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  115. Hi Andrea! Contests and critiques are learning opportunities when we're teachable. Not everyone is. So I commend you for listening to Tina. Congrats on that well-written scene!

    You're in the book drawing.

    Janet

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  116. Hi Barbara T! You're in the drawing. Check back for winners in The Weekend Edition!

    Janet

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  117. Hi Jacqui 19. Hope the post helped you see your manuscript with fresh eyes.

    You're in the drawing for a critique.

    Janet

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  118. Hey, Janet, I am SO sorry I'm late, but I have to say that this is THE BEST piece I have ever read on back story in my life. You could teach a course with this one, my friend -- EXCELLENT!!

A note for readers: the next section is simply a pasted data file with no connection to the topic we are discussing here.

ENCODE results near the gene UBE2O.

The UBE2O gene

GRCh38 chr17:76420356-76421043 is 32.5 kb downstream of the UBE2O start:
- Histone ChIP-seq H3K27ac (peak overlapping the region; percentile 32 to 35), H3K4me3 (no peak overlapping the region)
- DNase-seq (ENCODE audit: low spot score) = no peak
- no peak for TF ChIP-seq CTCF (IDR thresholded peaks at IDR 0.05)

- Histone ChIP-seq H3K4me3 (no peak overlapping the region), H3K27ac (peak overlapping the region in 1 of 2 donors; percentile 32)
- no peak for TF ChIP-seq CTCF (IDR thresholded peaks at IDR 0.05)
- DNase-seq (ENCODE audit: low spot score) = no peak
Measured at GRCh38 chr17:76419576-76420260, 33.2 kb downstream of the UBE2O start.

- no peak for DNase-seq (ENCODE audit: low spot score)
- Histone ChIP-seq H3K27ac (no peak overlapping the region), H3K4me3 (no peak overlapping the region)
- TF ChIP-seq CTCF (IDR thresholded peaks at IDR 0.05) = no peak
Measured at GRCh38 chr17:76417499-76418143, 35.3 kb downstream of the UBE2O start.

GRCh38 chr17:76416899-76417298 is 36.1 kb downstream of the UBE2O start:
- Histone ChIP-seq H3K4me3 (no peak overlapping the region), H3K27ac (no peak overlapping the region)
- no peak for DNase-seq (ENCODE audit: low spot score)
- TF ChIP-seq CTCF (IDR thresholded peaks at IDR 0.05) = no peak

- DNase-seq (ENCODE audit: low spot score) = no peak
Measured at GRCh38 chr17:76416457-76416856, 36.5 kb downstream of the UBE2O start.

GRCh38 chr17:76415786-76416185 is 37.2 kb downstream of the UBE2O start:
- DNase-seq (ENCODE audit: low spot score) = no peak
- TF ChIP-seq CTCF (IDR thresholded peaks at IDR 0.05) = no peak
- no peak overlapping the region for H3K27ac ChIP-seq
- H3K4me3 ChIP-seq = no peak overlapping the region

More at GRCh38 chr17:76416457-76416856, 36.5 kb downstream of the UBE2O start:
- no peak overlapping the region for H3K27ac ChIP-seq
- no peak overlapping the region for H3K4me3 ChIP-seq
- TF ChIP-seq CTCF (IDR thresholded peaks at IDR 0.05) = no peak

LOVE THE LINES: "A shake of salt adds flavor to food. A dump of salt makes food unpalatable. We want readers to “gobble” our stories without leaving a bad taste in their mouths."

    Hugs,
    Julie

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  119. I'm a reader and I'd like to be entered in the contest to win a book. Courting Miss Adelaide sounds good. The food sounds yummy. I really don't like orange juice; I'd drink apple juice or Tropicana fruit punch.